- Lab tests, including liver function, may be performed while you use tacrine. These tests may be used to monitor your condition or check for side effects. Be sure to keep all doctor and lab appointments.
- Tacrine should not be used in CHILDREN; safety and effectiveness in children have not been confirmed.
- PREGNANCY and BREAST-FEEDING: If you become pregnant, contact your doctor. You will need to discuss the benefits and risks of using tacrine while you are pregnant. It is not known if tacrine is found in breast milk. Tacrine is not approved for use in women who may be breast-feeding.
Possible side effects of tacrine:
All medicines may cause side effects, but many people have no, or minor, side effects. Check with your doctor if any of these most COMMON side effects persist or become bothersome:
Seek medical attention right away if any of these SEVERE side effects occur:
Constipation; diarrhea; gas; loss of appetite; muscle aches or pain; nausea; stomach upset; stuffy nose; vomiting; weight loss.
Severe allergic reactions (rash; hives; itching; difficulty breathing; tightness in the chest; swelling of the mouth, face, lips, or tongue); bloody or black, tarry stools; chest pain; dark urine; decreased coordination; decreased urination; fainting; fever; new or worsening mental or mood problems; pale stools; seizures; severe or persistent dizziness or headache; severe or persistent stomach pain; slow or irregular heartbeat; swelling of the hands, ankles, or feet; tremor; yellowing of the skin or eyes.
This is not a complete list of all side effects that may occur. If you have questions about side effects, contact your health care provider. Call your doctor for medical advice about side effects. To report side effects to the appropriate agency, please read the Guide to Reporting Problems to FDA.
If OVERDOSE is suspected:
Contact 1-800-222-1222 (the American Association of Poison Control Centers), your local poison control center, or emergency room immediately. Symptoms may include increased sweating or saliva production; muscle weakness; seizures; severe dizziness; severe nausea or vomiting; slow heartbeat; slow or shallow breathing.Proper storage of tacrine:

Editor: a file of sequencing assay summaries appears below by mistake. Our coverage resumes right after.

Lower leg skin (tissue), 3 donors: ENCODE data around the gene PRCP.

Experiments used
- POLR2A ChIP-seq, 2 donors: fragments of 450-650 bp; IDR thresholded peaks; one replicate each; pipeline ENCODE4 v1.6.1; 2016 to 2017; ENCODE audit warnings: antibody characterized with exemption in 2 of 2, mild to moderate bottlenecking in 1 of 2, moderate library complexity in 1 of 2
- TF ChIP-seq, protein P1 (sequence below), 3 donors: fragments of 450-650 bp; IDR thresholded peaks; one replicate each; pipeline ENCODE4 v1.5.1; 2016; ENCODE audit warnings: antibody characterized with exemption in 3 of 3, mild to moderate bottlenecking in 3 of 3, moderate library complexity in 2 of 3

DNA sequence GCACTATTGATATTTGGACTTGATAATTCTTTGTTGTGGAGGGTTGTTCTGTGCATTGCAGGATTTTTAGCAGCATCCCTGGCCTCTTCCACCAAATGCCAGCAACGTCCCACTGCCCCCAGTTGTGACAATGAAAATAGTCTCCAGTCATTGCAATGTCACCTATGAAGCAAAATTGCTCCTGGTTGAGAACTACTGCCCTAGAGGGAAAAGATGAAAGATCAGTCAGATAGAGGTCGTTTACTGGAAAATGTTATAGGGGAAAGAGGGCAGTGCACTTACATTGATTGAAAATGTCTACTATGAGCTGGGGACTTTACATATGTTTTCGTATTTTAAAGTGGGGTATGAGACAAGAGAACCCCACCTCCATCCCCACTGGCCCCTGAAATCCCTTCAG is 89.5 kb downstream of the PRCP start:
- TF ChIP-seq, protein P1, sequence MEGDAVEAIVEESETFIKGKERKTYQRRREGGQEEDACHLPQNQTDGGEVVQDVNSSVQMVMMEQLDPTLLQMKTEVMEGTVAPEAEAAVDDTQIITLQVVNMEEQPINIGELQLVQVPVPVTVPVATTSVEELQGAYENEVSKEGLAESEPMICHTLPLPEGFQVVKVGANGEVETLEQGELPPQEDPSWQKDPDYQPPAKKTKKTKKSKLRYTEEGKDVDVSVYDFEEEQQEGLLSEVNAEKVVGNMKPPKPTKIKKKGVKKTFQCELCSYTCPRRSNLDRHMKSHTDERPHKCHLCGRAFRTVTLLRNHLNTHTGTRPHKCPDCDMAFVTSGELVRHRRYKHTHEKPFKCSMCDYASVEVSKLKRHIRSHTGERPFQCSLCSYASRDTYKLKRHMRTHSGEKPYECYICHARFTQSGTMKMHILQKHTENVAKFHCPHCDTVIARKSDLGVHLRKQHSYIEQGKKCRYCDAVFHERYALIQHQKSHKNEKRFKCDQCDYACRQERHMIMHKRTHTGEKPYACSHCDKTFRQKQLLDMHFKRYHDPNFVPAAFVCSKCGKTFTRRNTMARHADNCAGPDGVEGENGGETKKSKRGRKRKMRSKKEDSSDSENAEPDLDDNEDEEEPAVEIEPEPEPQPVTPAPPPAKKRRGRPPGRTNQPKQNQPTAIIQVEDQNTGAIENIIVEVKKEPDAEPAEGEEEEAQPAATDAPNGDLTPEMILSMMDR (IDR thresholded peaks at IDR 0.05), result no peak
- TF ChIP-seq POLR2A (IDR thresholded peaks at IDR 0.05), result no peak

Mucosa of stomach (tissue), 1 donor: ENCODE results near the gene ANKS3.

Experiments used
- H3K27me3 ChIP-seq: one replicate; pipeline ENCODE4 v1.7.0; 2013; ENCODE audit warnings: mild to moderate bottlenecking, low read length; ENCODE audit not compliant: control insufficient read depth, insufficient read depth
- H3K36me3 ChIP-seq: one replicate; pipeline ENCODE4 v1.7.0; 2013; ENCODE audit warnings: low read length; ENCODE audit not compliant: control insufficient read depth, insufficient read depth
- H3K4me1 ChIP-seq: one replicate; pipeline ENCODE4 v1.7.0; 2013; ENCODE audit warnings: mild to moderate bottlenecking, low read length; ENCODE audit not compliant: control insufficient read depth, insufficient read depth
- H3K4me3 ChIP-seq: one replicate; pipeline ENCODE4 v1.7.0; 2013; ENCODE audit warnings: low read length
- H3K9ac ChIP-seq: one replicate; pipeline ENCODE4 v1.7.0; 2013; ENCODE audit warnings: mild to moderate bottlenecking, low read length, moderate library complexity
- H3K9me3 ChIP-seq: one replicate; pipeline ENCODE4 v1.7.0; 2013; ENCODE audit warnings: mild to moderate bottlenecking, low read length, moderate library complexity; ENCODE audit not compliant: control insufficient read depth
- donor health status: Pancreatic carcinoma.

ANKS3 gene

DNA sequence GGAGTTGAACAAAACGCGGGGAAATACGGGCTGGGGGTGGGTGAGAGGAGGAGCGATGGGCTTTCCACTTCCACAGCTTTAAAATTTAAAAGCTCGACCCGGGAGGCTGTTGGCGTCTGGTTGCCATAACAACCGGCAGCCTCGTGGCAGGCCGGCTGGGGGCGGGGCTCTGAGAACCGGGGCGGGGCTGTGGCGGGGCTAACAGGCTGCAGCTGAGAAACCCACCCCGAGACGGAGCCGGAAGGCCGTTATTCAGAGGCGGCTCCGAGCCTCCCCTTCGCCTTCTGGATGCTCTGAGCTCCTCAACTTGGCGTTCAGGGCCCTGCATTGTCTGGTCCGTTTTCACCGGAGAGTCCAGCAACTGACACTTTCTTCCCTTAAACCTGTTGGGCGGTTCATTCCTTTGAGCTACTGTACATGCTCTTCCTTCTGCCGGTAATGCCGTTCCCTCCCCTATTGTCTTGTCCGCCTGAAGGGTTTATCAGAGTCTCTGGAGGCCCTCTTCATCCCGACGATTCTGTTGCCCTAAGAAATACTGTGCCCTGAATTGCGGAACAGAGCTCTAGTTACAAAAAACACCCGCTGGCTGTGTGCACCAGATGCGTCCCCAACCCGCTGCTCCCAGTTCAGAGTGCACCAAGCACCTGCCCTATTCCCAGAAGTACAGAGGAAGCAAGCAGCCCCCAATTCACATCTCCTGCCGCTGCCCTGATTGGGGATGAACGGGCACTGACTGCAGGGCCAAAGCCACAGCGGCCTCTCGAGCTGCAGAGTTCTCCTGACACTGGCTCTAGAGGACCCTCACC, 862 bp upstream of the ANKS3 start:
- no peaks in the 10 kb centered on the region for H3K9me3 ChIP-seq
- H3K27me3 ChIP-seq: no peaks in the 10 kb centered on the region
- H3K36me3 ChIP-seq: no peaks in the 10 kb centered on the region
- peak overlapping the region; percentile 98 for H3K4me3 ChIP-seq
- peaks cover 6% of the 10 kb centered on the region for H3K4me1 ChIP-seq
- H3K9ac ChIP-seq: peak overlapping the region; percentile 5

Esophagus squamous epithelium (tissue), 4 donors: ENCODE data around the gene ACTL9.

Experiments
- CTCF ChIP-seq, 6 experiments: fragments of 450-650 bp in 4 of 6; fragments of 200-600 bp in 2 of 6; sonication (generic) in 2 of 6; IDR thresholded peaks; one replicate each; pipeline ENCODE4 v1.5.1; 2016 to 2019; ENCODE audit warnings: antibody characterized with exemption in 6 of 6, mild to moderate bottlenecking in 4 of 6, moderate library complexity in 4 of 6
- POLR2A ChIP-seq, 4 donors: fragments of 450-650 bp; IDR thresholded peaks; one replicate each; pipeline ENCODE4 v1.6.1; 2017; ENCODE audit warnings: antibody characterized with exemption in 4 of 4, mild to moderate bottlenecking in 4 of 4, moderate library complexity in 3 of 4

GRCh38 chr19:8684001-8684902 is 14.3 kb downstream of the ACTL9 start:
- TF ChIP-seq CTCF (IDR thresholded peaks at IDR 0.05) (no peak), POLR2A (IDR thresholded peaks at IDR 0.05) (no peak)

Store tacrine between 68 and 77 degrees F (20 and 25 degrees C). Brief storage at temperatures between 59 and 86 degrees F (15 and 30 degrees C) is permitted. Store away from heat, moisture, and light. Do not store in the bathroom. Keep tacrine out of the reach of children and away from pets.
- If you have any questions about tacrine, please talk with your doctor, pharmacist, or other health care provider.
- Tacrine is to be used only by the patient for whom it is prescribed. Do not share it with other people.
- If your symptoms do not improve or if they become worse, check with your doctor.
- Check with your pharmacist about how to dispose of unused medicine.
This information should not be used to decide whether or not to take tacrine or any other medicine. Only your health care provider has the knowledge and training to decide which medicines are right for you. This information does not endorse any medicine as safe, effective, or approved for treating any patient or health condition. This is only a brief summary of general information about tacrine. It does NOT include all information about the possible uses, directions, warnings, precautions, interactions, adverse effects, or risks that may apply to tacrine. This information is not specific medical advice and does not replace information you receive from your health care provider. You must talk with your healthcare provider for complete information about the risks and benefits of using tacrine.
Disclaimer: This information should not be used to decide whether or not to take this medicine or any other medicine. Only your health care provider has the knowledge and training to decide which medicines are right for you. This information does not endorse any medicine as safe, effective, or approved for treating any patient or health condition. This is only a brief summary of general information about this medicine. It does NOT include all information about the possible uses, directions, warnings, precautions, interactions, adverse effects, or risks that may apply to this medicine. This information is not specific medical advice and does not replace information you receive from your health care provider. You must talk with your healthcare provider for complete information about the risks and benefits of using this medicine.
More about tacrine
- Other brands: Cognex
- Tacrine Hydrochloride (AHFS Monograph)
- Tacrine Hydrochloride (Tetrahydroaminoacridine; THA) (Wolters Kluwer)